When Judas had gone out, Jesus said, ‘Now the Son of Man has been glorified, and God has been glorified in him. If God has been glorified in him, God will also glorify him in himself and will glorify him at once. Little children, I am with you only a little longer. You will look for me; and as I said to the Jews so now I say to you, “Where I am going, you cannot come.” I give you a new commandment, that you love one another. Just as I have loved you, you also should love one another. By this everyone will know that you are my disciples, if you have love for one another.’
Simon Peter said to him, ‘Lord, where are you going?’ Jesus answered, ‘Where I am going, you cannot follow me now; but you will follow afterwards.’ Peter said to him, ‘Lord, why can I not follow you now? I will lay down my life for you.’ Jesus answered, ‘Will you lay down your life for me? Very truly, I tell you, before the cock crows, you will have denied me three times.
John 13 31- end
How do we orient ourselves to Holy Week?
Palm Sunday is the natural gateway, and yet that is such a confusing occasion – is it really triumphant or is it a sedate walk to the scaffold or the performance of winning and saving humility? It’s a complicated day and leaves us bewildered before we have started.
This brief passage from John’s gospel gives us a different starting place, one that uses a more directly theological language. It’s after the last supper – which in John is not an occasion for bread and wine but for foot washing, and the small exchange which has just ended with Judas disappearing into the dark of night.
Jesus then speaks a profound contradiction, ‘now the son of man has been glorified’. Not abandoned. Not betrayed. Not lost. Not himself plunged into darkness, but glorified. To be glorified might be thought of as to be bathed in light but while the idea of light is implied, the son of man is not reflecting light at this time. Rather the son of man shines with the uncreated, transfiguring light that is the revealed presence of God. For just as John has no bread and wine at the last supper, so John has no transfiguration. Why? Because for John it is the cross which is both transfiguration and resurrection; it is the cross which is glory, and that process of glorification begins right here when Judas steps out into night, into darkness, into the absence of God, into the nothingness of self-interest and fear. It is when sinful humanity reveals its hopelessness, that God in Christ is revealed in glory. That is the beginning and the ending of Holy Week.
However, there is another theme running here too. There is a narrative still to unfold as well as a fulfilment to witness. The disciples cannot go with Jesus. They cannot enter into this glory. We don’t know why, but the point is reemphasised when Peter expresses his deep and doubtless heartfelt desire and sincere promise of heroic self-sacrifice.
But Jesus is clear. Peter cannot follow. The way of discipleship, the way to learn from Jesus, is not the way of heroic individual effort, but the way of love. In fact, it is the way of learning to love. And learning to love is, obviously, something that you can’t do on your own, or by the determination of self-will. Learning to love is, at the very least, a matter of learning to get on with people, and to share in the give and take, the ups and downs, of real human relationships. And it is so much more than that too. It is to learn the meaning of sacrifice, and commitment and to look for joy not in things that pass but in those that endure, in particular in service and mutuality.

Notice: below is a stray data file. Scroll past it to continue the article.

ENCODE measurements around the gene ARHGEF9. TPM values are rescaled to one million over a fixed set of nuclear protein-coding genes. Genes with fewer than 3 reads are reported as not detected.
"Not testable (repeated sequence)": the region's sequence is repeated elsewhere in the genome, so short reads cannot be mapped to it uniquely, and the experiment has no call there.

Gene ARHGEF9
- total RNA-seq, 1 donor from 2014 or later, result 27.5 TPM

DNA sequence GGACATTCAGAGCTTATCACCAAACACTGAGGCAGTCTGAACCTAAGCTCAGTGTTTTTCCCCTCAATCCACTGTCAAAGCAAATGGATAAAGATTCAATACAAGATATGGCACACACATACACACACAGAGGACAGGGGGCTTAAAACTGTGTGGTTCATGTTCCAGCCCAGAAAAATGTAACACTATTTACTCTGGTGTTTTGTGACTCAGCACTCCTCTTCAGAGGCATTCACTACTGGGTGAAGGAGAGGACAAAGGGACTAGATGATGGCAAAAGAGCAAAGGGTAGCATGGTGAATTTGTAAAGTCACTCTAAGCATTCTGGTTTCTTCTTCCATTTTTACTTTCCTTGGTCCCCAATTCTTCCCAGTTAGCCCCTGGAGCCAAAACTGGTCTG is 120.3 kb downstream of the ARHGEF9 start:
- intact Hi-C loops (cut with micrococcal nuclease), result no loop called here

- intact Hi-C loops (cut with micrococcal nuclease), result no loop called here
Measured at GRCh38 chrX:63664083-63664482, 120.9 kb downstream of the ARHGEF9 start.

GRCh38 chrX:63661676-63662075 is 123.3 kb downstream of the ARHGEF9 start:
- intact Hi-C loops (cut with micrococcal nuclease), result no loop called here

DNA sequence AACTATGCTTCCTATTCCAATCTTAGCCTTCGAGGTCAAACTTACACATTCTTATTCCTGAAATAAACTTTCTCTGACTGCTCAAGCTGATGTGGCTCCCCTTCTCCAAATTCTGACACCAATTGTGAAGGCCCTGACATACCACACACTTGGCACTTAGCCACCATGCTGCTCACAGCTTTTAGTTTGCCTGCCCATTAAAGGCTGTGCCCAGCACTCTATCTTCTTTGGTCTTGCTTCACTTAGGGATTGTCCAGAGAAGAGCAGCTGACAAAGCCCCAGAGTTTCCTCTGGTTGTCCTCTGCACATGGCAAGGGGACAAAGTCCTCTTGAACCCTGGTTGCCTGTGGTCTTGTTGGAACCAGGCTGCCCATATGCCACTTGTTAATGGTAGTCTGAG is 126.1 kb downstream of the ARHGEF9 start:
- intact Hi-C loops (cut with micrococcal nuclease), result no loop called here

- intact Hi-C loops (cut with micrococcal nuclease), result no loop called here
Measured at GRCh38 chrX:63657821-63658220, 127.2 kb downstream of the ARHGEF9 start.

The word learn is not incidental here. It’s at the heart of what it means to be a disciple. Those who think that being a disciple is simply a matter of following Jesus get their comeuppance in this passage. ‘Where I am going, you cannot come’ says Jesus. To be a disciple is not to be follower except in the sense that it is to be close enough to Jesus to learn his priorities and his values. Learn how to love the real people who are around you. Learn to love your neighbours. Learn to love yourself. Learn to love your enemies.
This is the curriculum of discipleship. It is also the agenda for Holy Week, and the method is that we should train our eyes on the passion and the cross and find ways of seeing through them to the resurrection.
Time will take us to Easter, sure enough, but the question we should expect the risen Christ to ask us on Easter morn is not, ‘can you enter into my glory?’, nor ‘did you weep over your sins?’, nor, ‘did you sweat or sleep at Gethsemane?’, nor, ‘did you lament at Golgotha?’ None of this is of much interest in the glorious light of Easter. It is this question that is of supreme importance: ‘Have you learnt how to love?’ ‘Have you learnt to love your neighbour, yourself, your enemy?’ ‘Have you learnt to love the God who is as present in the pain as in the joy, in the abandonment as in the company, and who is revealed in the fullest glory when all around seems to be deep darkness?’
Have you learnt to love? When you have, your discipleship will be complete and you will be able to say with the crucified and glorified Christ, ‘it is finished’. Before that, it is indeed Holy Week and it is indeed night. It is time to learn the meaning and the practice of love.
Delivered as a homily at Compline in King’s College Chapel, 10th April 2017.